With the ever increasing demand for safety at the workplace, training managers are finding it hard to spread the message of safety within the organization. Most often, safety training is regarded as a part of compliance training. However, safety cannot be taught, it needs to be made an integral part of an organization’s culture. How can you use eLearning, which enables anytime, anywhere learning, to deliver effective safety training? Well, you can use funny videos in online courses to provide top-notch safety training to your staff.
In this post, I will take you through 4 eLearning design tips and tricks you can use for safety videos.
Words mean more than what is set down on paper. It takes the human voice to infuse them with deeper meaning. – Maya Angelou
Proper use of audio narration goes a long way in enhancing the effectiveness of an online course. According to the modality principle, put forth by Ruth Colvin Clark and Richard Mayer, using audio to explain on-screen text helps deliver better results by reducing the cognitive load on learners.
As instructional designers, at the start of every new eLearning project, we are called upon to think of a strategy which is best suited to the project at hand given the technical, time, and financial constraints. In this scenario, we often tend to mix up our strategies with models. Though the two might overlap, there is a fine distinction between a strategy and a model. We will understand the distinction between the two so that we have a very clear idea of what each is and what is its place in the scheme of things.
Setting off the fire with eLearning – Ideas for Fire-safety training at your workplace
Welcome to today’s blog post. Since the enactment of OSH Act of 1970, workplace safety has moved up the agenda of every company. As a part of this initiative, employees are being made aware of the recognized hazards at their workplaces and the safety measures to be followed during an emergency situation. One such training program that is very important for employees is the fire safety training. To be honest, I do not have a clue about where the emergency exit is or where we can find the fire extinguishing equipment in our office. In this post, I will try to discuss a few ideas to implement fire-safety training through eLearning at your workplace.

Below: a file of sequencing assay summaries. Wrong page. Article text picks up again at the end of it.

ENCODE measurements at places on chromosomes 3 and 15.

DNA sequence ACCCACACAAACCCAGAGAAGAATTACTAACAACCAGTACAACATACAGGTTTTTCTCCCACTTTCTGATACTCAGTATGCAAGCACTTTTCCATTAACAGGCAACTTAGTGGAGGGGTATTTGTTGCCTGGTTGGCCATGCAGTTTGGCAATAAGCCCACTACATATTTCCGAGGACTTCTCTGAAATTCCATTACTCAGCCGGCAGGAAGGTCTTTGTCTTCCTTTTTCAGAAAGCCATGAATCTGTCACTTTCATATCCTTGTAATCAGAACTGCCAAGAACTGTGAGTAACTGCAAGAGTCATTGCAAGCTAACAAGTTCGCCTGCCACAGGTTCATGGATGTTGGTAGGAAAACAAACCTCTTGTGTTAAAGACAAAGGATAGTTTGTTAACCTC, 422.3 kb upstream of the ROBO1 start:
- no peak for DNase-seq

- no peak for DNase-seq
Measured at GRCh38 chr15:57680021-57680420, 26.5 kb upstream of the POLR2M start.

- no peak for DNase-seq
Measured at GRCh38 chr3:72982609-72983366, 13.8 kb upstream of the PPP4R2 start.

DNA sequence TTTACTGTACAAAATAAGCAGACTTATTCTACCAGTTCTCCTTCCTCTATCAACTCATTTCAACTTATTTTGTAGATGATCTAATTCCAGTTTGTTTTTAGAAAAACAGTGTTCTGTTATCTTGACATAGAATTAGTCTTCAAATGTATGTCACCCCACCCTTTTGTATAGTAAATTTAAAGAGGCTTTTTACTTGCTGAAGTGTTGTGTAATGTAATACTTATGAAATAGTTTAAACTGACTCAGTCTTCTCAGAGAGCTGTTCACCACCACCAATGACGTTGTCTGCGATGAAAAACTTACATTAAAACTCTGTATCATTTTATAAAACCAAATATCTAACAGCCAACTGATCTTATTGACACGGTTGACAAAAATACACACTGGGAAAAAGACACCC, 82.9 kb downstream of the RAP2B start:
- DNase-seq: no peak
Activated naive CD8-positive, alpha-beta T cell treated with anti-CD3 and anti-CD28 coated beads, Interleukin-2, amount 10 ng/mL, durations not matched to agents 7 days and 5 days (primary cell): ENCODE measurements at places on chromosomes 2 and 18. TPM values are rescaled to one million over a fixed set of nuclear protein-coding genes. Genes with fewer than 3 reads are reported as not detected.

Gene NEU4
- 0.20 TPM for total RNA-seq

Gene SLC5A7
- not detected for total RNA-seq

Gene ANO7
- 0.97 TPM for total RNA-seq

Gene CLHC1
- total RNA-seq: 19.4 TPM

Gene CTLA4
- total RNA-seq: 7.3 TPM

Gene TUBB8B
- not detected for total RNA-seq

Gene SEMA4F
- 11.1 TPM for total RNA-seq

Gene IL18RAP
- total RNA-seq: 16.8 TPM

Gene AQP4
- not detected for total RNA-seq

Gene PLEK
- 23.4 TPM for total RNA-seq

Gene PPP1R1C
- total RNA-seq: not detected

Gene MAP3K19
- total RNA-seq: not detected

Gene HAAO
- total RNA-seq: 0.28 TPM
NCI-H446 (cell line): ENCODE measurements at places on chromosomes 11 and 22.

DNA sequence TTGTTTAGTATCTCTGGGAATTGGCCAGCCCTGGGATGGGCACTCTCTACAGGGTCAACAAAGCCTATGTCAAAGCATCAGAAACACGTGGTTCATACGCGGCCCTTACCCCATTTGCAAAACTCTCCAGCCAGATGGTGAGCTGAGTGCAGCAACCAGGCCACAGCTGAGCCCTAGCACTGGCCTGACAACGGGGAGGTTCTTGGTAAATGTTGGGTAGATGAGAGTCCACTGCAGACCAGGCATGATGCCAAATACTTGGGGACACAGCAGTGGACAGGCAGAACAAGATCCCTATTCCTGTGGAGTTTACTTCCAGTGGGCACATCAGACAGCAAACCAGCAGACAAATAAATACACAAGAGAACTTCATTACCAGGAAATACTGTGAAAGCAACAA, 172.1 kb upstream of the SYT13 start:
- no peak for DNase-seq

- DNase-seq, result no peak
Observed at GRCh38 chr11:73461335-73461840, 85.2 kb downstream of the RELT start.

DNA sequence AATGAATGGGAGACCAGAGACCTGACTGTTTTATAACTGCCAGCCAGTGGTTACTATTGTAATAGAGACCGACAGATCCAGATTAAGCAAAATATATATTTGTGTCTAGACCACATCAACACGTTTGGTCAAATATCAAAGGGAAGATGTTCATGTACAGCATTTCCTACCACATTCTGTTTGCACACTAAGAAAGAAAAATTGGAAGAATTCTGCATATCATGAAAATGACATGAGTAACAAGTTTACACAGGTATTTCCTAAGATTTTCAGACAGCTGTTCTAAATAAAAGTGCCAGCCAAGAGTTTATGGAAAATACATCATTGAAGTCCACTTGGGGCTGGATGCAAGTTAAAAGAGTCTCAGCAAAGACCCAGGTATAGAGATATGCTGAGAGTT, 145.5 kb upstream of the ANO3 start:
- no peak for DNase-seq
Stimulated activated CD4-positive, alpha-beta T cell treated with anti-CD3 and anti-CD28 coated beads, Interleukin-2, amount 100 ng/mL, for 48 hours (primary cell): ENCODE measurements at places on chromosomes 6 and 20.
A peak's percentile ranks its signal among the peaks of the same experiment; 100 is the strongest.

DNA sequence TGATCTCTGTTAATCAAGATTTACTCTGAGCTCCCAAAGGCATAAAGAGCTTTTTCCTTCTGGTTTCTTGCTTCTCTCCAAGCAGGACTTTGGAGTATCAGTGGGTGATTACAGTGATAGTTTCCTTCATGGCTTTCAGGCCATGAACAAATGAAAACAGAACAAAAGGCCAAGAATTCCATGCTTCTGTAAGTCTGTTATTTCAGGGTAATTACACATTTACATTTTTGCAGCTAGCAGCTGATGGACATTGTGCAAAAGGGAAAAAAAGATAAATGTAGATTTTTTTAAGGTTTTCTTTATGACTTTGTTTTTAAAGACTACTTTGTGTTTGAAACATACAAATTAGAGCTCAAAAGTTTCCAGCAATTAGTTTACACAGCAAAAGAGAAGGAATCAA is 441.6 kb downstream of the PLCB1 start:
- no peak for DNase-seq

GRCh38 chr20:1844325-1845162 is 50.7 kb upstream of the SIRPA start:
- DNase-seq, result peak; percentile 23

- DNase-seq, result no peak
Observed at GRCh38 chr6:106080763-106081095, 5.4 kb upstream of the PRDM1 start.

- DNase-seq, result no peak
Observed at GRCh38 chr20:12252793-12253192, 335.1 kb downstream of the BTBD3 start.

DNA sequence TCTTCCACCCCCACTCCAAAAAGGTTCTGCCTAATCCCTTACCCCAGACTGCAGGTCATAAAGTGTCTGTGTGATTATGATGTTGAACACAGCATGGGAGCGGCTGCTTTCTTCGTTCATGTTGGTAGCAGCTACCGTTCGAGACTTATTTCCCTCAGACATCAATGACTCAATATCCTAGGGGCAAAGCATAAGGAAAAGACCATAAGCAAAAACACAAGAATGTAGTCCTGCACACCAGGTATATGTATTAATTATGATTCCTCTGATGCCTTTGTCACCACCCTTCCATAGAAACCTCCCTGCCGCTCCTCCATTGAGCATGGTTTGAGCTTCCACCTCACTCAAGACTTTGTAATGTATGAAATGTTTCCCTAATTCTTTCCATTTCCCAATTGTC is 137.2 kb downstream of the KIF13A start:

E-learning courses are used extensively by companies to equip their staff members with the needed knowledge and skills. According to Ambient Insight, global self-paced eLearning market reached the $49.9 billion mark in 2015, registering a compound annual growth rate of approximately 9.2% over a five year period.
Audio is an essential component that makes your eLearning course complete. Effective use of audio in eLearning makes courses engaging and helps the learner retain information for a long time. When we develop an eLearning course, we spend a lot of time deciding on the visual elements and tend to ignore the audio.
In this blog, I’ll discuss a few tips for effective audio narration in an eLearning course.
There comes a time when even the greatest instructional designer has a creative block. Although we have our various learning design principles to help us come up with good ideas, there are times when you are required to go beyond the conventional clicks and interactivities and come up with out-of-the-box ideas that will blow your learner’s mind.
Forget training and eLearning. Did you ever think what you really mean by a good design? Try to think about the term ‘good design’ comprehensively. For this, imagine and think about something that has been well-designed and approved by everyone. Else, hold this elegant design and consider the following things to define a ‘good design’.
Every Instructional designer needs to have good knowledge of standard instructional design models like ADDIE or Gagne’s nine events. These models facilitate the development of learner centric eLearning courses. But, it is not easy to remember all these concepts and apply them at the right instant of time to develop a successful eLearning course.